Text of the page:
Privatisation, PPP or FDI in Railways and Defence – NCJCM Standing Committee Decision

Privatisation, PPP or FDI in Railways and Defence – NCJCM Standing Committee Decision

Minutes of Meeting of Standing Committee

S.No.4 – No privatisation, PPP or FDI in Railways and Defence Establishments

Ministry of Railways had vide their O.M. dated 14.02.2017 intimated that following a meeting between Railway Minister and the highest office-bearers of AIRF and NFIR on 18.12.2014 on FDI and other issues, a Standing Committee has been set up to discuss and suggest ways of generating resources towards improving the financial health of Indian Railways. Following two more meetings on 20.07.2015 and 29.07.2015, the terms of reference have been expanded by adding the words “and productivity of Indian Railways”.

Members of Staff-Side rebutted that the reply of Ministry of Railways was not correct as the committee is not looking into the point raised in this agenda item. At this point, Chairman asked the representative of Ministry of Railways to share the terms of reference of the said Committee with the members of Staff Side.

On the point related to Ministry of Defence (MoD), the representative of the Ministry shared a Note on the ‘Status of FDI in Defence Sector’. As per the Note, defence manufacturing sector was opened for the first time in 2001 for 100% private sector participation including FDI. In 2001, the FDI upto 26% was allowed under the Government route (FIPB approval). Since then, the policy has been revised several times. The FDI Policy for defence sector was last revised in June 2016. As per the revised policy, FDI upto 49% is allowed under automatic route and beyond 49%, under Government route, wherever it is likely to result in access to modern technology or for other reasons to be recorded. FDI policy for defence is applicable to defence industry subject to Industrial Licence under the Industries(Development & Regulation) Act, 1951. The Policy is also applicable for manufacturing of small arms and ammunition under the Arms Act, 1959.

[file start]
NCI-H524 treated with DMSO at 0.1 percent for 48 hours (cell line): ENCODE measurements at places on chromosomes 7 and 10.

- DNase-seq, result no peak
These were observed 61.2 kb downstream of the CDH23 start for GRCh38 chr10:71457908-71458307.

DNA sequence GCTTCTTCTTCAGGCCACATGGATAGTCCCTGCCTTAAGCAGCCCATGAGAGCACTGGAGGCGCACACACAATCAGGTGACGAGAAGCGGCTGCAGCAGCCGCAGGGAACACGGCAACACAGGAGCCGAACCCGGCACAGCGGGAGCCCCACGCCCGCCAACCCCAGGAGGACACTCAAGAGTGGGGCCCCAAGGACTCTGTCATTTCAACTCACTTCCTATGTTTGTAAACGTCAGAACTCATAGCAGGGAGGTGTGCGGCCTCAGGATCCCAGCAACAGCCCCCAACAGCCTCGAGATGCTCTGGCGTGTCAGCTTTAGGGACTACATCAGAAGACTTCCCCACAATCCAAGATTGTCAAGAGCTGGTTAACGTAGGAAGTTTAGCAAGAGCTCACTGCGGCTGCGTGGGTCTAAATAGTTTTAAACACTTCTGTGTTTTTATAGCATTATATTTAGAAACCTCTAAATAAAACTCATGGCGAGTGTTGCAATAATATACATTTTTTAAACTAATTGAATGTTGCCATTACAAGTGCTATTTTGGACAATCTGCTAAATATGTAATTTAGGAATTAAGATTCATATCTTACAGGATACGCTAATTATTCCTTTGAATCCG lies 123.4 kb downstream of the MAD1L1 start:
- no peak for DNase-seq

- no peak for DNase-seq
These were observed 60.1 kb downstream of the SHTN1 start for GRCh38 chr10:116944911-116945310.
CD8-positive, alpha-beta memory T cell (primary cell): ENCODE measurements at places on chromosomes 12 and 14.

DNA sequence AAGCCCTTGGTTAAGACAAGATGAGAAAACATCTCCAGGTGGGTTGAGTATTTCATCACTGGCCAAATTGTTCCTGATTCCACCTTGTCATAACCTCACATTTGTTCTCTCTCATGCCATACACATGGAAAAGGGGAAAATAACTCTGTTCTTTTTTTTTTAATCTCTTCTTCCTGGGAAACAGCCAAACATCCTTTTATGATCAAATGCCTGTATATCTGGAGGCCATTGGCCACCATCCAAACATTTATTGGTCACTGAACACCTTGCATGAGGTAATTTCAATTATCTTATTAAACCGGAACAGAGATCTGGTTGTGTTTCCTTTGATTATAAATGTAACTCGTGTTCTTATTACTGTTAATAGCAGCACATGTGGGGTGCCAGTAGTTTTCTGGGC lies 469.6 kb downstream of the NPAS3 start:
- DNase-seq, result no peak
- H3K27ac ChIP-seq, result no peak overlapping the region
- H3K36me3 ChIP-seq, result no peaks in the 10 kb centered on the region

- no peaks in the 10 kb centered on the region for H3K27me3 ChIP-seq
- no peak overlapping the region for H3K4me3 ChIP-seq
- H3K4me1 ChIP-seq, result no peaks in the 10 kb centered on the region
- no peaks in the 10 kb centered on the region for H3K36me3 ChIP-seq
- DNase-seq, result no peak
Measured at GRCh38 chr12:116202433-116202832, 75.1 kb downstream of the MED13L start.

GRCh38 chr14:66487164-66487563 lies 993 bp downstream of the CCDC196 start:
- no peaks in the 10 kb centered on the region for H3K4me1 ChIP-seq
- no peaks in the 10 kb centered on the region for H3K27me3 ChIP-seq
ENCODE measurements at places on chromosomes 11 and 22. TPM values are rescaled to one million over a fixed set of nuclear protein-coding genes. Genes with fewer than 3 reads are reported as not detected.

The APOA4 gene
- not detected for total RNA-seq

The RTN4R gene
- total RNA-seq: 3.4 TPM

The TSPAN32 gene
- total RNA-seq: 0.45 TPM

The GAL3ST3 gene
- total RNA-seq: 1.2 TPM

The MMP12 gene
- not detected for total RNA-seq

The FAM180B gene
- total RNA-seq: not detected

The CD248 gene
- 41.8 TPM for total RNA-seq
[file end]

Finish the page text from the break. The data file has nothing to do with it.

He clarified further that this sector badly needs capital investment and infusion of technology for which foreign investment can play a significant role. Investment promotion and technology transfer being of prime concern, Government believes that the amendments made in the policy could be the most trusted route to technology transfer which would help in increasing the defence production base and providing the much-needed impetus to self-reliance and indigenisation in defence sector.

Members of the Staff-Side stated that the present Policy is likely to impact the existing Defence Establishments like DRDO and Ordnance Factories. The recent decision of DDP to outsource 143 products produced by ordnance factories would affect the existence of the organization and its employees. This is against the assurance given by the Ministry of Defence that the products already being produced by ordnance factories would not be outsourced and, for any new products, ordnance factories would be given first preference. However all these major policy decisions were taken without any discussion with the Staff Side and without hearing their view points.

It was decided that the Ministry of Defence would be requested to hold discussion with the Staff side on the subject matter and accordingly the issue would be referred to Ministry of Defence.

It was decided that the item may be treated as closed.

{Action: M/o Railways, M/o Defence}

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